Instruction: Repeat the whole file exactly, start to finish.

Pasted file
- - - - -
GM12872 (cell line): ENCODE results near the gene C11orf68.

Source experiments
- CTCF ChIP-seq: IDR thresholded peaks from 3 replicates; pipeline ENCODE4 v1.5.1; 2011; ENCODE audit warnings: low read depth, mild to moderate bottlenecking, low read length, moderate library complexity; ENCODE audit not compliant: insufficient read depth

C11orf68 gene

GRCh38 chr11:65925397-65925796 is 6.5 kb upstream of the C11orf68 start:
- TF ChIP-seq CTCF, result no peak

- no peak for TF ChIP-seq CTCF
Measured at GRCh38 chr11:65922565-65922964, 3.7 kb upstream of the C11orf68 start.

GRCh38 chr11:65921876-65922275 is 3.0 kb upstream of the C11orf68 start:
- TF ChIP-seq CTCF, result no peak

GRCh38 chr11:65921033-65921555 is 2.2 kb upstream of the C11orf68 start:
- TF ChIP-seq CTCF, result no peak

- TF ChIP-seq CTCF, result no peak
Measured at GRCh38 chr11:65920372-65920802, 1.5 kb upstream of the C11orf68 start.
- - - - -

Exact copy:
GM12872 (cell line): ENCODE results near the gene C11orf68.

Source experiments
- CTCF ChIP-seq: IDR thresholded peaks from 3 replicates; pipeline ENCODE4 v1.5.1; 2011; ENCODE audit warnings: low read depth, mild to moderate bottlenecking, low read length, moderate library complexity; ENCODE audit not compliant: insufficient read depth

C11orf68 gene

GRCh38 chr11:65925397-65925796 is 6.5 kb upstream of the C11orf68 start:
- TF ChIP-seq CTCF, result no peak

- no peak for TF ChIP-seq CTCF
Measured at GRCh38 chr11:65922565-65922964, 3.7 kb upstream of the C11orf68 start.

GRCh38 chr11:65921876-65922275 is 3.0 kb upstream of the C11orf68 start:
- TF ChIP-seq CTCF, result no peak

GRCh38 chr11:65921033-65921555 is 2.2 kb upstream of the C11orf68 start:
- TF ChIP-seq CTCF, result no peak

- TF ChIP-seq CTCF, result no peak
Measured at GRCh38 chr11:65920372-65920802, 1.5 kb upstream of the C11orf68 start.